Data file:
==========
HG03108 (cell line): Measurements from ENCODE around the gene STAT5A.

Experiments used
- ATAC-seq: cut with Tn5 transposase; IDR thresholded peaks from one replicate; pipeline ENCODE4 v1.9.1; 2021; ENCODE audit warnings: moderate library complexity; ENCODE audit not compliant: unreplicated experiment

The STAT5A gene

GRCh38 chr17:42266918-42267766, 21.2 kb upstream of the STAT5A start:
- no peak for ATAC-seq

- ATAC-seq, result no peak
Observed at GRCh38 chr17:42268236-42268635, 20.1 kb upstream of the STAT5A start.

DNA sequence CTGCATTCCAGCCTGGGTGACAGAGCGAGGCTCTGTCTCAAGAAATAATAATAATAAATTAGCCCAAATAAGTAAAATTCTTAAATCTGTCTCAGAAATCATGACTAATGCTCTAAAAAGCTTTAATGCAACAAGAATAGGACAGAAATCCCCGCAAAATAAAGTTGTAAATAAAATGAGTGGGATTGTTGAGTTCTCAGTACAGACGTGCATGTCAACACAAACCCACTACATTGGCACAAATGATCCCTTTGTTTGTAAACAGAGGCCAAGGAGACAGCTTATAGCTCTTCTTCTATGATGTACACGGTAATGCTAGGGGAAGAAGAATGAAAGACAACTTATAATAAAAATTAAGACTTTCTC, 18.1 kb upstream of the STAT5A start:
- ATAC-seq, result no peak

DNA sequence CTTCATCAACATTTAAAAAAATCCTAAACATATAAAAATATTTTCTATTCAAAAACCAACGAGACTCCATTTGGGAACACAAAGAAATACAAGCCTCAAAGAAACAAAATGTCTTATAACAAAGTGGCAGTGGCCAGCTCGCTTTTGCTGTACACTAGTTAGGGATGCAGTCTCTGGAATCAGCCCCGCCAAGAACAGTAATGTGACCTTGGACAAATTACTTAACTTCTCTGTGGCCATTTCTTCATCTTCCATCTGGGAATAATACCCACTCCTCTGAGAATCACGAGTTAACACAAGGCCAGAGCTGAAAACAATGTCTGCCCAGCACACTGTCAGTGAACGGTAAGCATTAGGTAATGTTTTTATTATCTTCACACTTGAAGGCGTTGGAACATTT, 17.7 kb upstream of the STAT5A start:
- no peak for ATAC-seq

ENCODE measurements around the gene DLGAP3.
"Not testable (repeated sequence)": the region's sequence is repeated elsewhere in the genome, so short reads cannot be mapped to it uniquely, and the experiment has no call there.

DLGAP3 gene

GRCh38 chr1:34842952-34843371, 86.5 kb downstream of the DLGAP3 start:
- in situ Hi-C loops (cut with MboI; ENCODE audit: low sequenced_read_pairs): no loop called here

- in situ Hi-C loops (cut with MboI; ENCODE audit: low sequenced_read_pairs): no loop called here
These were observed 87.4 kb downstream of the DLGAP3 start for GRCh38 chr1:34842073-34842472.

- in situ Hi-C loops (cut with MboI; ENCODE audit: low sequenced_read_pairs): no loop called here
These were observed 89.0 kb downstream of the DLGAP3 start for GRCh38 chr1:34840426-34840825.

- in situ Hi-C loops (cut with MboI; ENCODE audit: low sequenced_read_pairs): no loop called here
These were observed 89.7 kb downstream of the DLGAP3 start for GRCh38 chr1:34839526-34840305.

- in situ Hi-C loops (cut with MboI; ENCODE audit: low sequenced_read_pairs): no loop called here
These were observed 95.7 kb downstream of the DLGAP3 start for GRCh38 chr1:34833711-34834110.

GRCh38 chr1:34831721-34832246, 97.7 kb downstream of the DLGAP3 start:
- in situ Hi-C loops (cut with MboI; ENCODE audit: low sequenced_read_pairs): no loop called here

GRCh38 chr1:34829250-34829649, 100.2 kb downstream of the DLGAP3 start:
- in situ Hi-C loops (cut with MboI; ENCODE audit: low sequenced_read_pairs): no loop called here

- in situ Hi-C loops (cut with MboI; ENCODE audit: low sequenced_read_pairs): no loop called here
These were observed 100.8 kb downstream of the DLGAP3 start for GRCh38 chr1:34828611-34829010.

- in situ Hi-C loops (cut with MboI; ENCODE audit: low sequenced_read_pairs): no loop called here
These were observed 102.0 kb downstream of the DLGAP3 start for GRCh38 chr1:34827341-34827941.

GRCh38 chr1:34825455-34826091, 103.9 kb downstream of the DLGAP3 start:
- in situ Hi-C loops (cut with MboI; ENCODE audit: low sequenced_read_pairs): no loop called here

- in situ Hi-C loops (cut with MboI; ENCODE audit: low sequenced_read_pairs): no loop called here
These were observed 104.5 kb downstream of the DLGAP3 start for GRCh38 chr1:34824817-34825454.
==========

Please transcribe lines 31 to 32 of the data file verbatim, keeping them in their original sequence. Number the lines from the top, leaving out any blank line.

These were observed 100.8 kb downstream of the DLGAP3 start for GRCh38 chr1:34828611-34829010.

- in situ Hi-C loops (cut with MboI; ENCODE audit: low sequenced_read_pairs): no loop called here